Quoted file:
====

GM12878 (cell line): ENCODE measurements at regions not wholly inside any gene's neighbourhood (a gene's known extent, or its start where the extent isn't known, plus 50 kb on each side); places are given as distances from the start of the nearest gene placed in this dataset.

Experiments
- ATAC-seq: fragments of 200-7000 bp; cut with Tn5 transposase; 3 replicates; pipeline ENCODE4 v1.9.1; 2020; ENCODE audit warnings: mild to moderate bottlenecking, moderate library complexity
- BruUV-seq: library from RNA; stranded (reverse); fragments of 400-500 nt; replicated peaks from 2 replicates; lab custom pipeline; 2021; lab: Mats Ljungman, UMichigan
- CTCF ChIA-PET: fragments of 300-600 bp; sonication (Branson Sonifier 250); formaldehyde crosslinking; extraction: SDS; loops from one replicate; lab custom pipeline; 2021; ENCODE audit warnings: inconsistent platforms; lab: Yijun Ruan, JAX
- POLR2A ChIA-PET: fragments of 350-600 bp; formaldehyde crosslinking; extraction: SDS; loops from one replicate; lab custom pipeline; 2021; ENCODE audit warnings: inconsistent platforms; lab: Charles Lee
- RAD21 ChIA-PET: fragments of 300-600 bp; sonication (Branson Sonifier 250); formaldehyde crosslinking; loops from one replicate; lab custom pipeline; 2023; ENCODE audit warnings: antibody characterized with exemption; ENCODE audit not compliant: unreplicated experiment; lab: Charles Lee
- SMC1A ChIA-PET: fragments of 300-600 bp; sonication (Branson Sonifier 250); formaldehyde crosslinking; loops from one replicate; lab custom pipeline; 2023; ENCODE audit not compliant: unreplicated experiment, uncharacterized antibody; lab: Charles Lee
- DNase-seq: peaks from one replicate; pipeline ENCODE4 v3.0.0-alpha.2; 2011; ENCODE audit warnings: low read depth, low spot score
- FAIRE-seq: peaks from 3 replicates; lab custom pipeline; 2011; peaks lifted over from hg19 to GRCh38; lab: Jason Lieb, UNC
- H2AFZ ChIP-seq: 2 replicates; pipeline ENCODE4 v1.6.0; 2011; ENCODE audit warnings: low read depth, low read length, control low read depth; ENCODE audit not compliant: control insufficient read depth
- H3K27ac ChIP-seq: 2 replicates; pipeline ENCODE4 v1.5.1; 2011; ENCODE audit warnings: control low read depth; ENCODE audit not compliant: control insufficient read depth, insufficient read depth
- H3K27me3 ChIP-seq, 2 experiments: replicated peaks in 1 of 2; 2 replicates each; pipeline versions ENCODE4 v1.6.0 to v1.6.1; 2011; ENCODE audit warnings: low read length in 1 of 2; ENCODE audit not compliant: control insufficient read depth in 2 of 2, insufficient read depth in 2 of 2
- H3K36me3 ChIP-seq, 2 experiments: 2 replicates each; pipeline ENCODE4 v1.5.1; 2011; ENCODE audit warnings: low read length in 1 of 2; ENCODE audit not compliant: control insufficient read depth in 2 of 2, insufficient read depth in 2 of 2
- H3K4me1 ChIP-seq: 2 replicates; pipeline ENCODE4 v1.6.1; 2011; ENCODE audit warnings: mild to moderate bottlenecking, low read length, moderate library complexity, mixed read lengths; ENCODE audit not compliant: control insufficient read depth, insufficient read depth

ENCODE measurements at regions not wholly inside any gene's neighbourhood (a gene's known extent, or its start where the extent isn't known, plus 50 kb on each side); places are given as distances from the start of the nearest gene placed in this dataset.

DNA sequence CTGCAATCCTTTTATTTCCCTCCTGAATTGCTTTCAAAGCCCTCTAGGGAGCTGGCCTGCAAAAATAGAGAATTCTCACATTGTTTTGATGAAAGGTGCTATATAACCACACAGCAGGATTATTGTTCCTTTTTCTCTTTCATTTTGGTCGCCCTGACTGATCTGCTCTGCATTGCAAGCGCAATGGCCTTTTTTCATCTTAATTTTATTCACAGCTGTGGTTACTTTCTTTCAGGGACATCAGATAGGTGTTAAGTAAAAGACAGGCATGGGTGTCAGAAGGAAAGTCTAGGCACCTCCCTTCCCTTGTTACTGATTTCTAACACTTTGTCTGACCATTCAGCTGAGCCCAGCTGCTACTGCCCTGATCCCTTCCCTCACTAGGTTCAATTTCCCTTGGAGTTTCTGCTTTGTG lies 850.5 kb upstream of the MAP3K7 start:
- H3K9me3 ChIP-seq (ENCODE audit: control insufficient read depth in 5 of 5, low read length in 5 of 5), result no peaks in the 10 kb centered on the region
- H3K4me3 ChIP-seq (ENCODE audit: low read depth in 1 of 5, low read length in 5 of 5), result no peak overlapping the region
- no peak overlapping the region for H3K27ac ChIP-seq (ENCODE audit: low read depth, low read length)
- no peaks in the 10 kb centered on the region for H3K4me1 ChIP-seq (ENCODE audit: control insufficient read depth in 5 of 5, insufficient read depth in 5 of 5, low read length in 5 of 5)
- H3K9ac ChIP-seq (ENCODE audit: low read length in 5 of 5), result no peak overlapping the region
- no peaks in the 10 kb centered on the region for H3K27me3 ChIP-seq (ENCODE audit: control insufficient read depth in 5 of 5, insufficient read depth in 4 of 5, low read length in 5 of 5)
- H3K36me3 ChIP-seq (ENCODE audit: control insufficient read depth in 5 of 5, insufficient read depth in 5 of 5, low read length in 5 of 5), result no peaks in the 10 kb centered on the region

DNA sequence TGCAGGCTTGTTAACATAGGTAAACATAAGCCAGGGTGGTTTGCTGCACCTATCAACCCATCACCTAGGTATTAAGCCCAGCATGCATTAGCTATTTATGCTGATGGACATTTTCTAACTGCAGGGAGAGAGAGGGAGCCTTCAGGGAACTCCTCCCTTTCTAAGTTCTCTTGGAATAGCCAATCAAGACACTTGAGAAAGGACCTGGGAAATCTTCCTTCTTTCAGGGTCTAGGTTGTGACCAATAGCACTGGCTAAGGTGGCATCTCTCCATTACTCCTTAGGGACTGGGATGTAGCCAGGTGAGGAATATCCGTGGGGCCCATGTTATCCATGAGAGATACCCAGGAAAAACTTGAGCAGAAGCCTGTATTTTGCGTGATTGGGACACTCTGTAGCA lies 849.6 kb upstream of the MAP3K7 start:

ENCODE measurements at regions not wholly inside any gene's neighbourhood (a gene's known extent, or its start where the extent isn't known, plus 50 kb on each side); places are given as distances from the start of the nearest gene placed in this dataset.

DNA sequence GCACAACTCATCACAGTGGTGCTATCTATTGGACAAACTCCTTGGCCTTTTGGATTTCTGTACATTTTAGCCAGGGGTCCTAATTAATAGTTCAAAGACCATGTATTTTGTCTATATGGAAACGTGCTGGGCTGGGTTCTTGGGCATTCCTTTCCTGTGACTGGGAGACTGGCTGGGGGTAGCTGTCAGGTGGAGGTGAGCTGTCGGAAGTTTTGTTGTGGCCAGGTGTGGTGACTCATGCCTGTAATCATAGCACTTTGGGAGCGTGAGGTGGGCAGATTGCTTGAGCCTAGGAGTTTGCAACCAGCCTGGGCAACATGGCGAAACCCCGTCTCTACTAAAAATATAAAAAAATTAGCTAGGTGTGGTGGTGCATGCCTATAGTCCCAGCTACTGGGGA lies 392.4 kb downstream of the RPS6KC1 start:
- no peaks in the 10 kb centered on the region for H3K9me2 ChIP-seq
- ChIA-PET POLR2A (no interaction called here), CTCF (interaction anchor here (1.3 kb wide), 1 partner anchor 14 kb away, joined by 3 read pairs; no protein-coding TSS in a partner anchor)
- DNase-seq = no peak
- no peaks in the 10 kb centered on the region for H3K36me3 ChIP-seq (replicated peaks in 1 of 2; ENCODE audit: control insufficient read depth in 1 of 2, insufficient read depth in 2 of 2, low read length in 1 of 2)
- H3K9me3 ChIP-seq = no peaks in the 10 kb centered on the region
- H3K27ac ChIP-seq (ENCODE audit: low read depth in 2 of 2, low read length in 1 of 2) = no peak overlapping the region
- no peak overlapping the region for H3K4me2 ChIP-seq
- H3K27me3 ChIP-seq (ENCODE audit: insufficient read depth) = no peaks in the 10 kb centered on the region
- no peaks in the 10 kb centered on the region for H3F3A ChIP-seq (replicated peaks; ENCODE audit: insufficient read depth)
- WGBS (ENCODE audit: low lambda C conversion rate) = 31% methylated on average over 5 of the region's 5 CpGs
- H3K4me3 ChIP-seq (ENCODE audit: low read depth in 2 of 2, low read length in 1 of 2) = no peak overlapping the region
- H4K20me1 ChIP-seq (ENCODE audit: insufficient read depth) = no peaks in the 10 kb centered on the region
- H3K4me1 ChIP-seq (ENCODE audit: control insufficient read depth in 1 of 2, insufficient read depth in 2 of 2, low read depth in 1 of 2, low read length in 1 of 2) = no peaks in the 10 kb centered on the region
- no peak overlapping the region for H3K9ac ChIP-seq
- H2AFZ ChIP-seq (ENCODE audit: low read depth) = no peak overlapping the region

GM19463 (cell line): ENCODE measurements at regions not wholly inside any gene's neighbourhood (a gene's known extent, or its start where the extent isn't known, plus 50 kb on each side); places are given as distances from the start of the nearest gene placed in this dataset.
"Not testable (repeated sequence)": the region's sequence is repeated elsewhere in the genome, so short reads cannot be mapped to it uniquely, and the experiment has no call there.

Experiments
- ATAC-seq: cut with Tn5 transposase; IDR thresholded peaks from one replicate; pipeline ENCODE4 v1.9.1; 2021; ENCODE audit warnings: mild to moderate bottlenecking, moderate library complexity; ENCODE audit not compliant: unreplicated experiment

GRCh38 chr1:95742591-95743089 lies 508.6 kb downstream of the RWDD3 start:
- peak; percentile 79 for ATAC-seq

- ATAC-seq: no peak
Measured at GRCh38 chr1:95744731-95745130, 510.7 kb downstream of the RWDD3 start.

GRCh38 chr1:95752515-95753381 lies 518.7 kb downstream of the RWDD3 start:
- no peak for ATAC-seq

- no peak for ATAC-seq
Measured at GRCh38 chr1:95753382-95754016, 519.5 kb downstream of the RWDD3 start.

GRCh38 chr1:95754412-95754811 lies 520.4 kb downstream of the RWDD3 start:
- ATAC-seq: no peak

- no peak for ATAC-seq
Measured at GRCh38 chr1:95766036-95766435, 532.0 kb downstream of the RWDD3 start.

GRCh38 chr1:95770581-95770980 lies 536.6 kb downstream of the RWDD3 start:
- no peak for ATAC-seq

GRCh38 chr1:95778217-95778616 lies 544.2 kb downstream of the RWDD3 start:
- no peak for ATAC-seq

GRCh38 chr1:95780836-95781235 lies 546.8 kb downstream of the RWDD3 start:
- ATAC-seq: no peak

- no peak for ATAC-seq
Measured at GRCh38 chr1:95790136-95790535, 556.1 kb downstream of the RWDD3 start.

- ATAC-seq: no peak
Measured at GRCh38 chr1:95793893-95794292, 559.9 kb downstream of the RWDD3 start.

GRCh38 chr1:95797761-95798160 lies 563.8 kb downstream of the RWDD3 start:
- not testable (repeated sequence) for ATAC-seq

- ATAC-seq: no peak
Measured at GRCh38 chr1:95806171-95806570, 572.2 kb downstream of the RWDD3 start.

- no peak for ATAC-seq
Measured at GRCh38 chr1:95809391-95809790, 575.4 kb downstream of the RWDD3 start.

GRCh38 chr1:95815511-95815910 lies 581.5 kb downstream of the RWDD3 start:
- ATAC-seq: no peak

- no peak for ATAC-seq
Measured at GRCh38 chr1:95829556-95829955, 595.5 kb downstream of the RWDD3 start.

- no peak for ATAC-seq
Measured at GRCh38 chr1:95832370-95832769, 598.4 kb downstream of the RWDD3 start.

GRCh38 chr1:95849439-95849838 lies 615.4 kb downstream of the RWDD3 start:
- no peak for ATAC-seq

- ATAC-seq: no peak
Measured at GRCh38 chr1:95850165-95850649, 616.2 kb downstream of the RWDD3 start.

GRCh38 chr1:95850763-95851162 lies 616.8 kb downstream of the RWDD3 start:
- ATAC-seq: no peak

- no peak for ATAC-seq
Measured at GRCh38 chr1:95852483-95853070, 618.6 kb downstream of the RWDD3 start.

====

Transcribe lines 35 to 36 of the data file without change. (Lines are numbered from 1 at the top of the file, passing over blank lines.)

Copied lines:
- H3K27me3 ChIP-seq (ENCODE audit: insufficient read depth) = no peaks in the 10 kb centered on the region
- no peaks in the 10 kb centered on the region for H3F3A ChIP-seq (replicated peaks; ENCODE audit: insufficient read depth)